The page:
Where did you go to see the dolphins? Where was that?
Virginia Beach. Right there on the strip. One of those hotels.
He ships off and what do you do then?
I went back home to Minnesota. My plan was to stay there the whole time. He was in and out during that timeframe. I was going to stay there for another whole year. However, he came back and he was going to be here for two months before he shipped out again. I moved here on October 31st.
Did you know anybody?
I knew people through Facebook. Her husband was on the same ship as mine.
Let’s back up a little bit. When you say Facebook, those are Facebook groups related to that ship?
No. It was a friend of a friend. My friend got married. She introduced me to her friend. Her friend knew another friend, and their friends were on the ship. It was an intertwined web thing. Me speaking to my friend, she’s like, “You should move out here because there’s a military culture here.” I was like, “I’m going to be away from my family.” She’s like, “You will be, but it’s a military culture.” I didn’t know what she meant.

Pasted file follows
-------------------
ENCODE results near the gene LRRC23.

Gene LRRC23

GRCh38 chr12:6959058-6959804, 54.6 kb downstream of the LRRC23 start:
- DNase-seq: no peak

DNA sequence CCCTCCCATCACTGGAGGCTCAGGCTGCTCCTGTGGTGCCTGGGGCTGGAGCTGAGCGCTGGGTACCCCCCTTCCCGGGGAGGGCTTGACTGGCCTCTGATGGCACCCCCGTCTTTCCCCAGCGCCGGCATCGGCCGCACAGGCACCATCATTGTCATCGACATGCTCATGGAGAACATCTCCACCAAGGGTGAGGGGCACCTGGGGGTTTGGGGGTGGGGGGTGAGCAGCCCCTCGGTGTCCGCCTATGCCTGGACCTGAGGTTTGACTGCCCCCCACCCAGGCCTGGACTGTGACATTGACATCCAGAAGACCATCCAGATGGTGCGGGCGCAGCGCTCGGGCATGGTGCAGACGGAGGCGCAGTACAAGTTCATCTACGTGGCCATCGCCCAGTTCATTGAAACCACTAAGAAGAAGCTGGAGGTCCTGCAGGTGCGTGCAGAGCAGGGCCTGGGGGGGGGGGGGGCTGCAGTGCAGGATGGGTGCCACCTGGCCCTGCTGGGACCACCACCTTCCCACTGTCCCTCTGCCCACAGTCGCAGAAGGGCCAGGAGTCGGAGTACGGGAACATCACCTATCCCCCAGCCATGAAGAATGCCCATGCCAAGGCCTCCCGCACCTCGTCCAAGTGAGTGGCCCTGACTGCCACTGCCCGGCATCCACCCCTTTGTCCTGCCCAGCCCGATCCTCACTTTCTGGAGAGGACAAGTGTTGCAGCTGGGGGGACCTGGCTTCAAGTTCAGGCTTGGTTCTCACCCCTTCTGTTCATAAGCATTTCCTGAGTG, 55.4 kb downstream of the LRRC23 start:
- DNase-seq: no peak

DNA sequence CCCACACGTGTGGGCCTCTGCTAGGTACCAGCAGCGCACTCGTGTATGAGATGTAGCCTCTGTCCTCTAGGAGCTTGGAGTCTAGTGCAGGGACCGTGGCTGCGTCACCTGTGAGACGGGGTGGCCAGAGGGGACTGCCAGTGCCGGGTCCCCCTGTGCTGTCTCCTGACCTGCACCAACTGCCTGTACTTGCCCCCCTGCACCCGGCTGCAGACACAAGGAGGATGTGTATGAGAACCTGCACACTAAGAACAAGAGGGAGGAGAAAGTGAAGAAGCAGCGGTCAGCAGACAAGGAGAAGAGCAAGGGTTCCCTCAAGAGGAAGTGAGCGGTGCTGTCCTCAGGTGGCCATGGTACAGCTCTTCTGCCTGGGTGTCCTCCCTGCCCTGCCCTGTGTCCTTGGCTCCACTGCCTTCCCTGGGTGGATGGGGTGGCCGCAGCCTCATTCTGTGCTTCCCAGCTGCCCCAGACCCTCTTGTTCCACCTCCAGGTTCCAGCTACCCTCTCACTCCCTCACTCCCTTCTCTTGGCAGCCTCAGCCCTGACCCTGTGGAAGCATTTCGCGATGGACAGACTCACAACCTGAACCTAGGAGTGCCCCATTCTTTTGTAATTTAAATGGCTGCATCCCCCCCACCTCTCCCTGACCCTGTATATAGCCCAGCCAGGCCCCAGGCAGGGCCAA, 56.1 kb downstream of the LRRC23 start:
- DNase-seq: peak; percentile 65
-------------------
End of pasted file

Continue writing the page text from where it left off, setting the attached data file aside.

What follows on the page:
What did you find that to be?
It’s amazing. I love my family, but they won’t ever understand until you live it and you’re here. It was amazing and so great to be here and to have those couple of months with them. He shipped out. I got a job. I started working. I worked at a daycare for a while. I worked in a preschool. I worked at the YMCA at Mt. Trashmore. He came back. We got pregnant. I quit my job. I went back to school to Regent where we met
Before that, we met in seminary. What prompted you to the seminary route? What was the road up to that?